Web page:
Together, this sometimes competing, sometimes mutually supporting, collective of data-handlers has become a powerful, shadowy, economic force, making a fortune by interpreting and selling consumer-related data and allowing companies to know much, much more about those consumers than they ever thought possible. And the data collectors derive their power from the fact that they have the databases and the tools to control the data everyone wants to get their hands on—to determine how it is distributed, who sees it, and how it is used. They are the drivers, the manipulators, the monetizers of Big Data. They are important—in fact, essential—to the success of a Big Data economy, because they are the ones that spin raw data into the supposed gold of customer-targeted advertising.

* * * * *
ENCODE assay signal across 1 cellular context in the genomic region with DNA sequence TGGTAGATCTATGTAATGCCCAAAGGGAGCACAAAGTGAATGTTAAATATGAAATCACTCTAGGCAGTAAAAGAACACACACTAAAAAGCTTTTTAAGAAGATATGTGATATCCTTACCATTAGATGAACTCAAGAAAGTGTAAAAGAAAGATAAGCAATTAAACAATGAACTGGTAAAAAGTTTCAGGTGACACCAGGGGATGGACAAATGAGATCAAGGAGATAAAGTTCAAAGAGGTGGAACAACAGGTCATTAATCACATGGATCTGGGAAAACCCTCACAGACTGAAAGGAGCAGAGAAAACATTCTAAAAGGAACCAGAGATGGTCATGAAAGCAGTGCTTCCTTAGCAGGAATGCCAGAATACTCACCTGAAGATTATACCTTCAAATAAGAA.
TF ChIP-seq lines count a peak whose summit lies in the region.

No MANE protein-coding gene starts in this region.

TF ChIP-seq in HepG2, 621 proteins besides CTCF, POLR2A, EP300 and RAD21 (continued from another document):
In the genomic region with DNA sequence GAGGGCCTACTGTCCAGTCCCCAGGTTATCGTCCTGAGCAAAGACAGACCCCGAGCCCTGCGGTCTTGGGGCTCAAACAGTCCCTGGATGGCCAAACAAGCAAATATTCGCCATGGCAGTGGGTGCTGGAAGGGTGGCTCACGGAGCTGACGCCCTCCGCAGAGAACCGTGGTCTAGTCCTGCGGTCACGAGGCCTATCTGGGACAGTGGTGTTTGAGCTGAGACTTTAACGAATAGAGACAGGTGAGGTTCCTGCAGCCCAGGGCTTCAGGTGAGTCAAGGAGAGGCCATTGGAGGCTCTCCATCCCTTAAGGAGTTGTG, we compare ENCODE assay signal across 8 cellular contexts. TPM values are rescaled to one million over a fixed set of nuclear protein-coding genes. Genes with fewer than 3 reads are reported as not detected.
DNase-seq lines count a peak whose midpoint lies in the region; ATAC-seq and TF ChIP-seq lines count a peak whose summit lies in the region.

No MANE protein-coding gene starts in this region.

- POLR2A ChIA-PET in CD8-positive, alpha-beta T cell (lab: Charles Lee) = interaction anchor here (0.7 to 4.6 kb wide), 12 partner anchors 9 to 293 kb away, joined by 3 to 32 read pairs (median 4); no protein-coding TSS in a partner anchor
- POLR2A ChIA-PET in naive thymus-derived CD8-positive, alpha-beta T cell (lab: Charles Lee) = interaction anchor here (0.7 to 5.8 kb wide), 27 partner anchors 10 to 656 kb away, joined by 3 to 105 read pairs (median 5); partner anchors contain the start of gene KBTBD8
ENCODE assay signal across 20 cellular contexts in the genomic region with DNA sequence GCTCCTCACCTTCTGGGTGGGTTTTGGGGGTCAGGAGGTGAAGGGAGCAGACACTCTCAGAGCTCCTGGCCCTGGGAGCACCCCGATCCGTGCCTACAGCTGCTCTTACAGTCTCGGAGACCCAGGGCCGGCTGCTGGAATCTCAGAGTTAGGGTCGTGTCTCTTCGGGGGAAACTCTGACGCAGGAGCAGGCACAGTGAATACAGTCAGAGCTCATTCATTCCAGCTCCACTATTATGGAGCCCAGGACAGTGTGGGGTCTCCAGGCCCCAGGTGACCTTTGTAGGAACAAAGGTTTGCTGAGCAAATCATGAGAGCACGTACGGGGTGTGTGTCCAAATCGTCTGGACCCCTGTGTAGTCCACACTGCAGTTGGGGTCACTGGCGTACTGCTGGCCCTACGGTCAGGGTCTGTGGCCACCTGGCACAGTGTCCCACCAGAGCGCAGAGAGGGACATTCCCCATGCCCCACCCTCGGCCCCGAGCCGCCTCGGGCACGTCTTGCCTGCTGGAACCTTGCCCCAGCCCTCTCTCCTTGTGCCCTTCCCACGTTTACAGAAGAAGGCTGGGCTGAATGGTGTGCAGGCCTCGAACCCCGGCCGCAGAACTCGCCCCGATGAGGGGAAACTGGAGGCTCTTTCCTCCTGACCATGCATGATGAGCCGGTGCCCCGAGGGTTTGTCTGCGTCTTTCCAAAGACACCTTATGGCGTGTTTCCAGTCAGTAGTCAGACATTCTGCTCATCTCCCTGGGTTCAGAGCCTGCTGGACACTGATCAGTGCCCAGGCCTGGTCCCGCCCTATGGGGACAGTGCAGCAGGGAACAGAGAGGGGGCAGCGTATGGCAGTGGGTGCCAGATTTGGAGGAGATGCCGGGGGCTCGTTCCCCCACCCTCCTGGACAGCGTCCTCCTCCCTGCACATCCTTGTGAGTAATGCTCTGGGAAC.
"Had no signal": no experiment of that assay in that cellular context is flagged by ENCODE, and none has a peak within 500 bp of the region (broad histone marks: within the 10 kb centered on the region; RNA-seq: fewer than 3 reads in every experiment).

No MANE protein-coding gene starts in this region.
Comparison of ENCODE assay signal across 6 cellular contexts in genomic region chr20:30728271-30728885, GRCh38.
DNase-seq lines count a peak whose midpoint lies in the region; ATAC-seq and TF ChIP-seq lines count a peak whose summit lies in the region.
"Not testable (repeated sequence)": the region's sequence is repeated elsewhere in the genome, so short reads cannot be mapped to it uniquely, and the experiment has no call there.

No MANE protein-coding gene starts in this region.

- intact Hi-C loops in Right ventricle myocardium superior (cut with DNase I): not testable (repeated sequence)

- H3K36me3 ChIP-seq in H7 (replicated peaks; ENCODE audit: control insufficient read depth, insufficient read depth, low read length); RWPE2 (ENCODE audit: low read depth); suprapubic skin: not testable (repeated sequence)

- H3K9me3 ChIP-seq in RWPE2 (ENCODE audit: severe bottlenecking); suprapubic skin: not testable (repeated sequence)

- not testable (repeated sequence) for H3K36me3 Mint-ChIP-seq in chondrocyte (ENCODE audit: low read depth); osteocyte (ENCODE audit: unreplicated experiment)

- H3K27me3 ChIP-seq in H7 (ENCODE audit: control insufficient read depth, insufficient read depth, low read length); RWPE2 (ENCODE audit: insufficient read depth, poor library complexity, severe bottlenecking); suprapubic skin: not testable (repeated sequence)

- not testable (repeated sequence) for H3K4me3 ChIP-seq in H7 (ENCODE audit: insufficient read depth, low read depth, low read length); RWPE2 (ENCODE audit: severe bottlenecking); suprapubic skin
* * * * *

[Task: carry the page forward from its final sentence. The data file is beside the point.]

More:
The confluence of these four trends has created a frenzy of data production and collection activity—and a surfeit of digital data. In fact, Big Data can mean a Big Data overload for most companies, now enticed by the idea of creating a new profit stream by selling customer-related data on this digital data market and told to collect everything—everything—that they can on their customers and their transactions, and to store all the data in case they might later be able to extract information that could be useful to advertisers or product sales, or to simply sell that customer data to another company. That has become the mantra in companies (and, for that matter, national intelligence agencies) today—collect everything. That means e-mails, credit card numbers, online purchases, what a customer viewed and rejected on web sites, advertisements clicked on or lingered over, customer complaint calls, Tweets that refer to the company or a product, and on and on. As a result of this Big Data market, expectations about the value, ownership, and sanctity of personal data are changing radically.